Mike Garner

Managing Director at Garner Osborne Circuits Ltd

Why reliable PCB manufacture needs highly skilled technicians

Experience and a skilled workforce are essential in the development and assembly of reliable PCB manufacture. While this has always been true, the task is demanding more skill and a greater level of knowledge than ever before.

As PCBs become faster and more complex, technicians and designers need to have a more thorough understanding of how electronic signalling works, and the challenges, threats, and risks involved.

There are two areas that are driving up knowledge levels among market leaders and leading to more reliable PCB manufacture:

1) The first is the way in which consumer’s demands are evolving. New developments in tech are feeding new advancements, fuelling demand for smaller, faster, more durable and reliable solutions.

2) The second driver behind the need for PCB manufacturers and designers to demonstrate a more in-depth knowledge is the impact these developments are having on how new materials and components are impacting circuit operations.

Let me explain how product design is demanding more…

As consumers and product designers want more from their products, the role of a printed circuit board becomes more complex. Faster, smaller, more reliable boards need to be designed in a whole new way.

Each demand on functionality places additional complexity on design and production.
Whether it means introducing multi-layer boards for faster performance or adding planes to protect against noise and maintain the integrity of signal, as other components threaten functionality.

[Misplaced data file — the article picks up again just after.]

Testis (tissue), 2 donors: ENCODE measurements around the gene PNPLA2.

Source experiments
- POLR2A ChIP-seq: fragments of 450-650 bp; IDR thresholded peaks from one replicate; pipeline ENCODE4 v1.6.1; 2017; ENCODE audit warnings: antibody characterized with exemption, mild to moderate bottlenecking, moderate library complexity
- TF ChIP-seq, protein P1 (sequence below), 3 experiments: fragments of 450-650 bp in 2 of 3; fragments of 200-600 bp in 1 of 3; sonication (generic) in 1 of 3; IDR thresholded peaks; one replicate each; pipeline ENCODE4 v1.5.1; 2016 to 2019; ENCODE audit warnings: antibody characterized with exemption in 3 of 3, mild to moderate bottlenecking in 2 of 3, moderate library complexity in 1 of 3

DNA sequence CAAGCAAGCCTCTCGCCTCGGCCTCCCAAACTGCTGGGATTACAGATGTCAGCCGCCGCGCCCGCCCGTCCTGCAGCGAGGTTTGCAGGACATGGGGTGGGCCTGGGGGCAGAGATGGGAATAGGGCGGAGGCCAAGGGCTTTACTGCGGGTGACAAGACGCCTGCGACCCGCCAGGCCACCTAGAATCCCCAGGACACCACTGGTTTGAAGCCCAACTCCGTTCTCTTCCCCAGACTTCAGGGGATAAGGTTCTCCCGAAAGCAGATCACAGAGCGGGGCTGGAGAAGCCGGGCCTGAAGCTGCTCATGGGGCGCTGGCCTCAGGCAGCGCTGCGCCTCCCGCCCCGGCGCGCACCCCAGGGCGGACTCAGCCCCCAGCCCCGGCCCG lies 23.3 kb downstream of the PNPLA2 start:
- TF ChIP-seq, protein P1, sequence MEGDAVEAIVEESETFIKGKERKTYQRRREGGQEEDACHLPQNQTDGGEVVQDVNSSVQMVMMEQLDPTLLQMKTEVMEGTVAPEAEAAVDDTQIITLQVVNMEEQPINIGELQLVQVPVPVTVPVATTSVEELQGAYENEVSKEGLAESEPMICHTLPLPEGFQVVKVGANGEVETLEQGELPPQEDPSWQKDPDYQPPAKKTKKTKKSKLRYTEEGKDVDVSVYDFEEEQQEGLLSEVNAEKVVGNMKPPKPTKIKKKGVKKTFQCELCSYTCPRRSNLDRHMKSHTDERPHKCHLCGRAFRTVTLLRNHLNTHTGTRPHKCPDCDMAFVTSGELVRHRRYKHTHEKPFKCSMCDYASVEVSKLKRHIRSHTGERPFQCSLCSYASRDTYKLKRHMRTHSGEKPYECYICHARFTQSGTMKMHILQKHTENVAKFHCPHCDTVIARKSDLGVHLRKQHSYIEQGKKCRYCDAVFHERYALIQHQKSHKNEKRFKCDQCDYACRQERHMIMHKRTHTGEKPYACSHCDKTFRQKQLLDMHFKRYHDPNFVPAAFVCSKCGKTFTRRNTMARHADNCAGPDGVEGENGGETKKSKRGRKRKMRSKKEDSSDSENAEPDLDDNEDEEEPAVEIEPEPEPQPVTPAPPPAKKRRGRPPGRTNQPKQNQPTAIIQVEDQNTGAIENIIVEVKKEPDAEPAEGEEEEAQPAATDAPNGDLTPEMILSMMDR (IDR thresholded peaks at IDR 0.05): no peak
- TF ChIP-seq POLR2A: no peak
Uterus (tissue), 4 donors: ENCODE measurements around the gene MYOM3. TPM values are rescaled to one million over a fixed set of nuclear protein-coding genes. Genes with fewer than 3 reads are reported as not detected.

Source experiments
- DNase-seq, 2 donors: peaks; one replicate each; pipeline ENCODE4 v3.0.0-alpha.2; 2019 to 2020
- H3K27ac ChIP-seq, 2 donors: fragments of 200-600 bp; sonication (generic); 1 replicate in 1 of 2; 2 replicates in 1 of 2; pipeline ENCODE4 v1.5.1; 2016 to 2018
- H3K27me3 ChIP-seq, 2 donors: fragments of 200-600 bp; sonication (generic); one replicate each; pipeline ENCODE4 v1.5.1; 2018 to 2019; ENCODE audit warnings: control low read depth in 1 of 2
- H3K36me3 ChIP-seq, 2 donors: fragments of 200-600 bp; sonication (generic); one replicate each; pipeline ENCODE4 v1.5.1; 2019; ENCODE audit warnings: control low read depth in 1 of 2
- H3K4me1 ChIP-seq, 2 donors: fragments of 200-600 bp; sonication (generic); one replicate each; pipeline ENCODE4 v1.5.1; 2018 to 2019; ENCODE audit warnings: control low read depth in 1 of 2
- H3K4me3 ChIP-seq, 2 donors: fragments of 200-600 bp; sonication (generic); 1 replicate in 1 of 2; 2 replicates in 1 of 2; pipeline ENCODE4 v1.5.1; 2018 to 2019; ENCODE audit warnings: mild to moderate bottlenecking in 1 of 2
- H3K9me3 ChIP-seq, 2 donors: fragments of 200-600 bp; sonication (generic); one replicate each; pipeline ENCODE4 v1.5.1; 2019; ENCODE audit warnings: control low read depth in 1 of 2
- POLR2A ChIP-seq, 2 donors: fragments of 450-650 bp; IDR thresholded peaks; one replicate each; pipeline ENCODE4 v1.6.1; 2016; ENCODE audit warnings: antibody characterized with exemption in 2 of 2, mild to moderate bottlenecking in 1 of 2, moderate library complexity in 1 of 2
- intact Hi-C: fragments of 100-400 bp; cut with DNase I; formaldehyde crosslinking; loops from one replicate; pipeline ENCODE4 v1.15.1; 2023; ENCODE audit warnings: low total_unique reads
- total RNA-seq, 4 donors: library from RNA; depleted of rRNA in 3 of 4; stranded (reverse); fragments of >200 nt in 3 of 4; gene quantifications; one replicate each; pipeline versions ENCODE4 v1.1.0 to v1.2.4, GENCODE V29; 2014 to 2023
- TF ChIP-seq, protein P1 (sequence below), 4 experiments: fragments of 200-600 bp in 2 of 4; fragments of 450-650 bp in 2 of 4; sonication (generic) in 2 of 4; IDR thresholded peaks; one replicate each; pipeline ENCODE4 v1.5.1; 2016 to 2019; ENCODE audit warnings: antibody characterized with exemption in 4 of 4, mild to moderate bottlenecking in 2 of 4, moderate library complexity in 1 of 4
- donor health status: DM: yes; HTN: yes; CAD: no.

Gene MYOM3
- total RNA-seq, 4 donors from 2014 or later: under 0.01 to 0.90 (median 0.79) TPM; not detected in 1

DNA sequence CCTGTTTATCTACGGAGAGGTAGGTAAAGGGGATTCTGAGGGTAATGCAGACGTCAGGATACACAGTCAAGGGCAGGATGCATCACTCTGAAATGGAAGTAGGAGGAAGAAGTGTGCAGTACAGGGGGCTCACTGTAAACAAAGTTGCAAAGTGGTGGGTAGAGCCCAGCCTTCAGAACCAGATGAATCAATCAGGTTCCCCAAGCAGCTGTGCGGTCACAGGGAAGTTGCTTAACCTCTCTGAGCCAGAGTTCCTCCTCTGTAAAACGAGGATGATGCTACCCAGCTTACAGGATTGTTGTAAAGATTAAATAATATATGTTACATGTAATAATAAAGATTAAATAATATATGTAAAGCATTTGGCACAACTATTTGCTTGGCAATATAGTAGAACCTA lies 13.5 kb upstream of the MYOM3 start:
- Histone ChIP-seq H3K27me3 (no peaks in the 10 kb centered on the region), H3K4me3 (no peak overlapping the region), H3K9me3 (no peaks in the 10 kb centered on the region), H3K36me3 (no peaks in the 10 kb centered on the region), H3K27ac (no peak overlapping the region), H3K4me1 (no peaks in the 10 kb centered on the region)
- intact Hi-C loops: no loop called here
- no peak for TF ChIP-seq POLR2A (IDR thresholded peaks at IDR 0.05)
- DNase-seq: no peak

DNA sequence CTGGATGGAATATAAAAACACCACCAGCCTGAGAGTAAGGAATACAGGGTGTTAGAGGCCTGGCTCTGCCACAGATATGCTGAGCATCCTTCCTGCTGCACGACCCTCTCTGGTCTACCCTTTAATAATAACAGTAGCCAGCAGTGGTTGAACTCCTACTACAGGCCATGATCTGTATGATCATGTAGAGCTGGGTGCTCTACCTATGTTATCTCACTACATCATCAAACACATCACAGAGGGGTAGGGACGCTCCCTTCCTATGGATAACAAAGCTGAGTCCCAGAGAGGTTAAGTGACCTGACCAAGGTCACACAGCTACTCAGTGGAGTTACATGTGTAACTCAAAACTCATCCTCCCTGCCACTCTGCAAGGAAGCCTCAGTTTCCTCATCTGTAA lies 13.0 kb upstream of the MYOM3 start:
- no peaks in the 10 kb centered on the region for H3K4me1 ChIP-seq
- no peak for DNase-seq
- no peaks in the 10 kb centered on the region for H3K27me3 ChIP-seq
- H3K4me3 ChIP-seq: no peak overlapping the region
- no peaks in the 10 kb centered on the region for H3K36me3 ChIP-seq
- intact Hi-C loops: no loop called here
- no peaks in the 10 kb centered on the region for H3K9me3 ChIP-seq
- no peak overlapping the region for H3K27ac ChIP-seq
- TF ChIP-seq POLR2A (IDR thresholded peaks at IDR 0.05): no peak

Whilst there are design tools to help with this, there’s no escaping the fact that PCB designers and manufacturers need a more in-depth and thorough understanding of how electrical circuits operate. Each new addition adds complexity and potential risks.

Why PCB manufacturers need to understand the behaviour of electronics like never before

The introduction of new components and a quest to build faster, more reliable, and more energy efficient boards, has stretched traditional layout structures to their limits, and beyond.
Multi-layer boards, ground power planes, microvias and blind vias have all joined the party in an effort to deliver enhanced performance without the drawbacks and reliability risks typically involved.

Over time we’ve increased our depth of understanding of things like the knock-on effect of multi-layer boards on impedance and integrity.
We’ve also come to see how plate positioning impacts capacitance and why the depth of a copper trace doesn’t improve the signal integrity. But, as a global community, there’s still more to learn.

I wouldn’t be so bold as to say that we, as a community, now understand fully the way electrical current behaves and how circuits can be interrupted. We don’t know what new components, materials or trends lie around the corner. In the same way that 20 years ago, wearable tech and flexible circuit boards weren’t even a pipe dream.
What I can say with certainty is, only by fully understanding how changes we are making to materials, components and designs affect circuit functionality, is it possible to design and build reliable PCBs that take into account the demands of the evolving market, and help it to meet the increasing demands of the consumer.